I became a proud American citizen in 2008. I came to the United States from the Chuvash Republic, which was part of the Soviet Union when I was born, and subsequently became part of Russia. But please don’t call me “Russian”! The Chuvash people have a culture distinct from Russia, and I am Chuvash. My village was a mixed Muslim and Orthodox Christian community.
After the early death of my mother, my grandmother raised me in a small rural village, in a one-room house with no running water. She herself was well-educated, more so than most people in the village, and she instilled the importance of education in me. I won a scholarship to the local university, where I studied Russian and English in order to become a teacher. I then taught English at my school for several years. I moved to the United States in 2005 and became a US citizen a few years later.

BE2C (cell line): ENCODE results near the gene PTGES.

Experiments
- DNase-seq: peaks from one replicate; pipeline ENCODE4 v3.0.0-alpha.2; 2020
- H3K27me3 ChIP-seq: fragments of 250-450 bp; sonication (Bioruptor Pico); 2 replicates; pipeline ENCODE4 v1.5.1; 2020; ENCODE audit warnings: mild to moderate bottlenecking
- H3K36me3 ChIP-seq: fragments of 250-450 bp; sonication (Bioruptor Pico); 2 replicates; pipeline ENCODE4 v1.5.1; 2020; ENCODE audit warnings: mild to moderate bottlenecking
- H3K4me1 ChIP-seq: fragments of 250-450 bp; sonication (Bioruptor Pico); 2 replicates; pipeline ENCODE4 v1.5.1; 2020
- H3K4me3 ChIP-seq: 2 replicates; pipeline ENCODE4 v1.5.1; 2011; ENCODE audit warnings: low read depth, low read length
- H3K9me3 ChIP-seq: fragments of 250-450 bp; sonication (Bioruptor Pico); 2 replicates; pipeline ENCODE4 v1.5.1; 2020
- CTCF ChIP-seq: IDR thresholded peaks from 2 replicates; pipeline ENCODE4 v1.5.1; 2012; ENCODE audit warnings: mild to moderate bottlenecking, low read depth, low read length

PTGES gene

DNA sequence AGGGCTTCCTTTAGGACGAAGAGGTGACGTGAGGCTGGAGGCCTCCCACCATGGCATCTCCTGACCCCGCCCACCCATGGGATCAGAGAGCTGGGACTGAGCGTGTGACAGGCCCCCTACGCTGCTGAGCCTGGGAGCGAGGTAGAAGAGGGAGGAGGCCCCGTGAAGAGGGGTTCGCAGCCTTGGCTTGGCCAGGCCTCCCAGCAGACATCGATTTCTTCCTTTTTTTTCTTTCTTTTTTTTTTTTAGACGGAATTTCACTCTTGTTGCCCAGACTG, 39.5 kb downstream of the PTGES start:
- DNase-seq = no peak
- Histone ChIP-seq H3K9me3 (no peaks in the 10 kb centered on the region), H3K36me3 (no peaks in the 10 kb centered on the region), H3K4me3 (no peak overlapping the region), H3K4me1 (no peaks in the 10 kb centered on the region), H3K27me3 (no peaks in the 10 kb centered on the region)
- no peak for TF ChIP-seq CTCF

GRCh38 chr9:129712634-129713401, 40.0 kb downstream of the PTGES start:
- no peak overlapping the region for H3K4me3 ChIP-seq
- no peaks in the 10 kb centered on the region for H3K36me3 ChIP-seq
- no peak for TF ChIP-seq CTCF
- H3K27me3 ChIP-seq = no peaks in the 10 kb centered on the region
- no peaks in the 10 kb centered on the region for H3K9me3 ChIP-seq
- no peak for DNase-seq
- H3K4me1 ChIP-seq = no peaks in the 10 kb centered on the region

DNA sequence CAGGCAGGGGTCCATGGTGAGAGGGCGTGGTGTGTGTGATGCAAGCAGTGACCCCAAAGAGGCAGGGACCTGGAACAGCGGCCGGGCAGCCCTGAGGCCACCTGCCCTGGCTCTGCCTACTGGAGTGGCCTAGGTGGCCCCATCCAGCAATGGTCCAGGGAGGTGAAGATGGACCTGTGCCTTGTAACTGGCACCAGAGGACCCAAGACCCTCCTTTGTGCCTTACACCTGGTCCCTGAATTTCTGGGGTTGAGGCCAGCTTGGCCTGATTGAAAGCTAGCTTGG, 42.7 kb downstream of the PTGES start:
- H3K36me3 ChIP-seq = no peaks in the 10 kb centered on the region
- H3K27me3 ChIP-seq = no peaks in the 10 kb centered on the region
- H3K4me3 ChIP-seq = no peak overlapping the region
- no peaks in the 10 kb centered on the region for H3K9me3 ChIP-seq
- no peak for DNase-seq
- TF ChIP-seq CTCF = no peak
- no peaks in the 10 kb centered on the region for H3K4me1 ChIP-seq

For the last several years I have worked at Nasha Shkola (“Our School”), the Slavic charter school in Brooklyn Park. I spent two years as a reading tutor with Americorps, and many hours working with Feed My Starving Children. Last year I took my first foray into youth sports as an assistant coach for my son's basketball team. To relax, I like to go fishing on Lake Minnetonka, where I am still trying to catch my first walleye.
My husband Don is a US Naval Academy graduate and an SAP consultant, and an active volunteer in Boy Scouts. We have three children, all of whom attend Wayzata schools.
My grandmother's belief in the power of education and the value of a strong work ethic led me to the life I am so grateful for today. I am excited to serve as a member of the Wayzata School Board, and to use my passion for education and my teaching experience to serve our increasingly diverse students and families. I ask for your support and your vote.